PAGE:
Game 1, Position 2 after 31. b3

Position 2. Although White had the initiative from the earlier position, Black has managed to generate some counterplay with his rook on the enemy's 2nd rank. His pawns are also ideally located on light-squares, giving his dark-squared bishop free reign.

One suggested continuation here is 31... d5, fixing White's queenside. Although Black drops a pawn after 32. Rg5, he can get sufficient counterplay against the queenside weaknesses with 32... Ke6 33. Rxg5 Bg7!

Instead, Black in his haste to further open the position for his bishop, played 31... c5? weakening his pawn structure and handing the advantage to White.

Game 1, Position 3 after 61. Kf3

Position 3. White already has the edge here thanks to his extra passed pawn, although Black has a blockade on it. However, after further mistakes by Black, White managed to infiltrate his opponent's kingside via the light squares, pushing him back with king and both pieces and gaining a huge advantage.

Game 1, Position 4 after 70... Kxf5

In our final position, we see that Karjakin has given up his remaining minor piece to prolong the struggle. Naturally most of us would think that it should be an easy win for Carlsen, but there is a catch: If Black can win the b3 pawn, the resulting rook + knight vs rook endgame is a draw.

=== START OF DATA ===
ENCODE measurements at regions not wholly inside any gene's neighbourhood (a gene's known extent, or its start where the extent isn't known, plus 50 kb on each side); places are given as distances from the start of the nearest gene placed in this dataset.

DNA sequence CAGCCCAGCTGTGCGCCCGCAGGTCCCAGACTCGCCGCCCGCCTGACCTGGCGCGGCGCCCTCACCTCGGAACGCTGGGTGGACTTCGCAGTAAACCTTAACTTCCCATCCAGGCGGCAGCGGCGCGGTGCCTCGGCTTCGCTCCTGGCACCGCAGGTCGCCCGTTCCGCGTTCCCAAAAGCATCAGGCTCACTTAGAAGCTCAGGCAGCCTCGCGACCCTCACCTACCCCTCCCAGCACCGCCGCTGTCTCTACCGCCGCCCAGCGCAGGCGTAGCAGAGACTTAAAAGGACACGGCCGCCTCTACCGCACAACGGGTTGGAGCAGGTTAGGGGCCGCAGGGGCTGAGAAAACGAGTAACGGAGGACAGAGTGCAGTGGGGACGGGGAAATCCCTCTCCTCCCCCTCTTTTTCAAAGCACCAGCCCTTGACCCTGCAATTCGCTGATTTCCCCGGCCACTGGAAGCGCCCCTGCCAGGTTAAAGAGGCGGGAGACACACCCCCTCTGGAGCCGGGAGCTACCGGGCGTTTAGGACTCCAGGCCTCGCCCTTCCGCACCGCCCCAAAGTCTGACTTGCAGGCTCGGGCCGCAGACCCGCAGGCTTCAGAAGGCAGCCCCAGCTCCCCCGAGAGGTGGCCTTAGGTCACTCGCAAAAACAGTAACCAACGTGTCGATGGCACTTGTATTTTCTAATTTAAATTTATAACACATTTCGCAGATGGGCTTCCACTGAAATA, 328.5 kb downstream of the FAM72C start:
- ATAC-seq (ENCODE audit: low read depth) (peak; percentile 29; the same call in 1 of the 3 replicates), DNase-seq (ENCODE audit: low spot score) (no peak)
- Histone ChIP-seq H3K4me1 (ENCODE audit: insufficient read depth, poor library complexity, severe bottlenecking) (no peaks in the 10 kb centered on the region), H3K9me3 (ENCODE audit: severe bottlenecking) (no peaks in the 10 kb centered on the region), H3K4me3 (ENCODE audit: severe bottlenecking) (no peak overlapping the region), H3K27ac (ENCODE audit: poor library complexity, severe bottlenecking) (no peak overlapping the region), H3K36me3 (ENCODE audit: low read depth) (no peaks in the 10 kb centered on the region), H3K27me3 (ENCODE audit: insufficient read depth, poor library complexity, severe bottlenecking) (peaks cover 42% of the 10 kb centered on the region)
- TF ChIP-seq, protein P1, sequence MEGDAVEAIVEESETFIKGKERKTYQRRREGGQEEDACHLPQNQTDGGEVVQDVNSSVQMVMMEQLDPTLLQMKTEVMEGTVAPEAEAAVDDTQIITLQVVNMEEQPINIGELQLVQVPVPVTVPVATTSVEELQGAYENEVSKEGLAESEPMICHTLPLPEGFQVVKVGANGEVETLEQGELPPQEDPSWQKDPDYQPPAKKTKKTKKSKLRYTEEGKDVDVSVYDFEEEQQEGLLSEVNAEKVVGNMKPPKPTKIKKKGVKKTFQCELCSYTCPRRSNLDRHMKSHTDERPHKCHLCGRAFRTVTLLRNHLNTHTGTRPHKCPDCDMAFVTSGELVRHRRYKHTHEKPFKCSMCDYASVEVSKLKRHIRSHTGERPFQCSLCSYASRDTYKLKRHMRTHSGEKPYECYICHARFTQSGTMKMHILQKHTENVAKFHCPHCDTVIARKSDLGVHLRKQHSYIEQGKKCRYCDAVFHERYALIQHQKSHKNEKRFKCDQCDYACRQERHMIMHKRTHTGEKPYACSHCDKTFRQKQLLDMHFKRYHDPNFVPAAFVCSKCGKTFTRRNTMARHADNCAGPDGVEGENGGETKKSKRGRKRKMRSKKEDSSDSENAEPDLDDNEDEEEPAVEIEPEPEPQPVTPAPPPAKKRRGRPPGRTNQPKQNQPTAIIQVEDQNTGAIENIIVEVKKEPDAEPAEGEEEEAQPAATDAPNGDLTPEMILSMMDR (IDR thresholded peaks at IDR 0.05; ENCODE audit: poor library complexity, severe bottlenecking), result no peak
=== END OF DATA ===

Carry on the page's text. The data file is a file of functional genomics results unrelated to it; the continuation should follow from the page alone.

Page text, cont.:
In his attempts to hold onto b3, Carlsen slipped and gave Karjakin valuable time to generate counterplay with his h4 pawn. The game was eventually drawn on move 78.

Enough talking, let us play out the endgame with the 4 positions described:

What can we learn from this game?

  1. Sometimes, it is alright to damage your pawn structure to gain better piece activity... but sometimes it's not. You need to have sound analysis of the position before making such a decision
  2. When defending a rook endgame, avoid trading off the rooks, and keep your rook active by finding targets in the opponent's camp
  3. Similarly, when down on material, trade pawns instead of pieces, so that your opponent does not get easy king-pawn endgames

Karjakin vs Carlsen, WCC 2016 Round 4

For those who have been following my doubled pawns series, this game will already be familiar to you: Carlsen obtained a huge advantage by taking control of the light-squares and b-file, despite having doubeld pawns. So how did Karjakin defend? Today we will look at the endgame, where similar to Game 3 Carlsen missed an opportunity and allowed his opponent to build a fortress.

Once again we divide the endgame into 3 elemental positions:

Game 2, Position 1 after 31... cxd6

This was where we left off from our doubled pawns series. Black had just undoubled his pawns, but retains control over the queenside light squares, semi-open b-file and the two bishops. For someone like Magnus Carlsen, that is more than enough to secure a win. Unless you are playing against a staunch defender like Karjakin!